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-   -   Q: multiprocessing.Queue size limitations or bug... (http://www.velocityreviews.com/forums/t696087-q-multiprocessing-queue-size-limitations-or-bug.html)

Michael Riedel 08-26-2009 08:56 AM

Q: multiprocessing.Queue size limitations or bug...
 
Sorry for being not more specific but I'm not absolutely certain whether
I encountered a bug or did anything wrong:

The (stupid) code below results in a stall forever or not at 'p0.join()'
depending on the value of TROUBLE_MAKER.

Any help, thoughts, comments?

Thank you for your time.

Michael

# ----------------------------------------------------------------------

from multiprocessing import Process, Queue

# bit vector size
BVS=8

#
TROUBLE_MAKER=12 # for greater values p0.join() is never satisfied...

def evaluate(q, id, start=0, stop=2**BVS):

cmin = {0: []}

for mask0 in range(start, stop):
for mask1 in range(0, 2**BVS):
for mask2 in range(mask1, TROUBLE_MAKER):
cmin[0].append((mask0, mask1, mask2))

print 'process %d finished (dict layout: %d/%d)...' % (id,
len(cmin), len(cmin[0]))
q.put(cmin.copy())
q.close()


if __name__ == '__main__':

q0 = Queue()
q1 = Queue()
q2 = Queue()
q3 = Queue()

part = 2**BVS/4
p0 = Process(target=evaluate, args=(q0, 0, 0*part, 1*part),
name='worker_0')
p1 = Process(target=evaluate, args=(q1, 1, 1*part, 2*part),
name='worker_1')
p2 = Process(target=evaluate, args=(q2, 2, 2*part, 3*part),
name='worker_2')
p3 = Process(target=evaluate, args=(q3, 3, 3*part, 4*part),
name='worker_3')
p0.start()
print 'process 0 started...'
p1.start()
print 'process 1 started...'
p2.start()
print 'process 2 started...'
p3.start()
print 'process 3 started...'
# main process stalls at p0.join() for bigger TROUBLE_MAKER
p0.join()
p1.join()
p2.join()
p3.join()
res0 = q0.get()
res1 = q1.get()
res2 = q2.get()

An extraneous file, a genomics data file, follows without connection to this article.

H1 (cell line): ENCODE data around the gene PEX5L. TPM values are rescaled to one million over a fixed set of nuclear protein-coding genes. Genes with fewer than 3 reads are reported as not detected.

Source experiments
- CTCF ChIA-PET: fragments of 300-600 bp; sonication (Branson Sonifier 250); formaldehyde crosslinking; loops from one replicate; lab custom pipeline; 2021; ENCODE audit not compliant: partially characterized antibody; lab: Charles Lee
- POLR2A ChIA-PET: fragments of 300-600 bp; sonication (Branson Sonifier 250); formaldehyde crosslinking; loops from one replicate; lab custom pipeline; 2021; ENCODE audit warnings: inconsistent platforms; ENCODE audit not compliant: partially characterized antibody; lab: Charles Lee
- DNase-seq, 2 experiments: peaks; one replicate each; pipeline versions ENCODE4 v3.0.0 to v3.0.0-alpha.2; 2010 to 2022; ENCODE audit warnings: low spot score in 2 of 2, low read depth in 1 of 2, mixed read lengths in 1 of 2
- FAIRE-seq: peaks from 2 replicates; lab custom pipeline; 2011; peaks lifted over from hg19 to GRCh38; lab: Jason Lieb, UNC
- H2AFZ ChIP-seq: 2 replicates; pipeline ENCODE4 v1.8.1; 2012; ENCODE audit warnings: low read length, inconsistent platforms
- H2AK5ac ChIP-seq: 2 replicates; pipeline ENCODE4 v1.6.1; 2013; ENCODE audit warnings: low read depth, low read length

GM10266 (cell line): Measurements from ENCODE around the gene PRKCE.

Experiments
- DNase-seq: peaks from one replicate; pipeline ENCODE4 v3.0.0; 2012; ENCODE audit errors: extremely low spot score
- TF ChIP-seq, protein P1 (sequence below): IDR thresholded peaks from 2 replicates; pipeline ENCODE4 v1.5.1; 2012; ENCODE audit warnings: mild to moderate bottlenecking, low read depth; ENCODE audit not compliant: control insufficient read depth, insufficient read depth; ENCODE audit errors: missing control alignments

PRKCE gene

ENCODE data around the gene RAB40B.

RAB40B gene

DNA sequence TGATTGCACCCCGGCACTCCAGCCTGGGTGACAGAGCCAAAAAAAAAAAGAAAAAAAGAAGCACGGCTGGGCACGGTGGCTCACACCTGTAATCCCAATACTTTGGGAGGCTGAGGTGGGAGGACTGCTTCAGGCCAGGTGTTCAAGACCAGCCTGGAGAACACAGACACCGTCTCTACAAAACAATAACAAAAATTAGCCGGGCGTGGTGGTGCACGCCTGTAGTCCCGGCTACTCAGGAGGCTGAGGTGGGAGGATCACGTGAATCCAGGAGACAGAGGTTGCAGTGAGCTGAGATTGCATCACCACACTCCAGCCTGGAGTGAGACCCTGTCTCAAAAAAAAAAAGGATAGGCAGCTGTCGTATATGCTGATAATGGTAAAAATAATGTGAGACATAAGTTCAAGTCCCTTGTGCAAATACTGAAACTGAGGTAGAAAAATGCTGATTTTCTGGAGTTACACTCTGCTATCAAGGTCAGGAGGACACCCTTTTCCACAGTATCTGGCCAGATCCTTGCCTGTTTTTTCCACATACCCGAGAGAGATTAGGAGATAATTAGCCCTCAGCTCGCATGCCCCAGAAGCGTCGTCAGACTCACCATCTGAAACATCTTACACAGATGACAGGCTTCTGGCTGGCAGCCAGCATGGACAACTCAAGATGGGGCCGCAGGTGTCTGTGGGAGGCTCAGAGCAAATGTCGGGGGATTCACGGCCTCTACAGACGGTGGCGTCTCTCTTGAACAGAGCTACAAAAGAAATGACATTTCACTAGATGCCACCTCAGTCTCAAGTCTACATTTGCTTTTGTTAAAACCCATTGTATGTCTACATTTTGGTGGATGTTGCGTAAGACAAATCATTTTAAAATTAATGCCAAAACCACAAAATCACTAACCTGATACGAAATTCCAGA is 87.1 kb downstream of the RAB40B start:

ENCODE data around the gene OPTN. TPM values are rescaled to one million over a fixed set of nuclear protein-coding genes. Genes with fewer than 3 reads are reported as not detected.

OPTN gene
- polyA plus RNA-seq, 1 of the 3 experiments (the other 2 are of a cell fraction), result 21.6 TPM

res3 = q3.get()
print 'results fetched...'

# ----------------------------------------------------------------------

--


ryles 08-27-2009 06:56 AM

Re: Q: multiprocessing.Queue size limitations or bug...
 
On Aug 26, 4:56*am, Michael Riedel <mrie...@inova-semiconductors.de>
wrote:
> Sorry for being not more specific but I'm not absolutely certain whether
> I encountered a bug or did anything wrong:
>
> The (stupid) code below results in a stall forever or not at 'p0.join()'
> depending on the value of TROUBLE_MAKER.
>
> Any help, thoughts, comments?
>
> Thank you for your time.
>
> Michael
>
> # ----------------------------------------------------------------------
>
> from multiprocessing import Process, Queue
>
> # bit vector size
> BVS=8
>
> #
> TROUBLE_MAKER=12 *# for greater values p0.join() is never satisfied....
>
> def evaluate(q, id, start=0, stop=2**BVS):
>
> * * cmin = {0: []}
>
> * * for mask0 in range(start, stop):
> * * * * for mask1 in range(0, 2**BVS):
> * * * * * * for mask2 in range(mask1, TROUBLE_MAKER):
> * * * * * * * * cmin[0].append((mask0, mask1, mask2))
>
> * * print 'process %d finished (dict layout: %d/%d)...' % (id,
> len(cmin), len(cmin[0]))
> * * q.put(cmin.copy())
> * * q.close()
>
> if __name__ == '__main__':
>
> * * q0 = Queue()
> * * q1 = Queue()
> * * q2 = Queue()
> * * q3 = Queue()
>
> * * part = 2**BVS/4
> * * p0 = Process(target=evaluate, args=(q0, 0, 0*part, 1*part),
> name='worker_0')
> * * p1 = Process(target=evaluate, args=(q1, 1, 1*part, 2*part),
> name='worker_1')
> * * p2 = Process(target=evaluate, args=(q2, 2, 2*part, 3*part),
> name='worker_2')
> * * p3 = Process(target=evaluate, args=(q3, 3, 3*part, 4*part),
> name='worker_3')
> * * p0.start()
> * * print 'process 0 started...'
> * * p1.start()
> * * print 'process 1 started...'
> * * p2.start()
> * * print 'process 2 started...'
> * * p3.start()
> * * print 'process 3 started...'
> * * # main process stalls at p0.join() for bigger TROUBLE_MAKER
> * * p0.join()
> * * p1.join()
> * * p2.join()
> * * p3.join()
> * * res0 = q0.get()
> * * res1 = q1.get()
> * * res2 = q2.get()
> * * res3 = q3.get()
> * * print 'results fetched...'
>
> # ----------------------------------------------------------------------
>
> --


There is a warning related to this in the documentation:

http://docs.python.org/library/multi...pes-and-queues

Basically, you should reverse the order of the get() and join() calls.

multiprocessing does a pretty nice job of abstracting away the low-
level details of IPC, but there are still some gotchas. As you've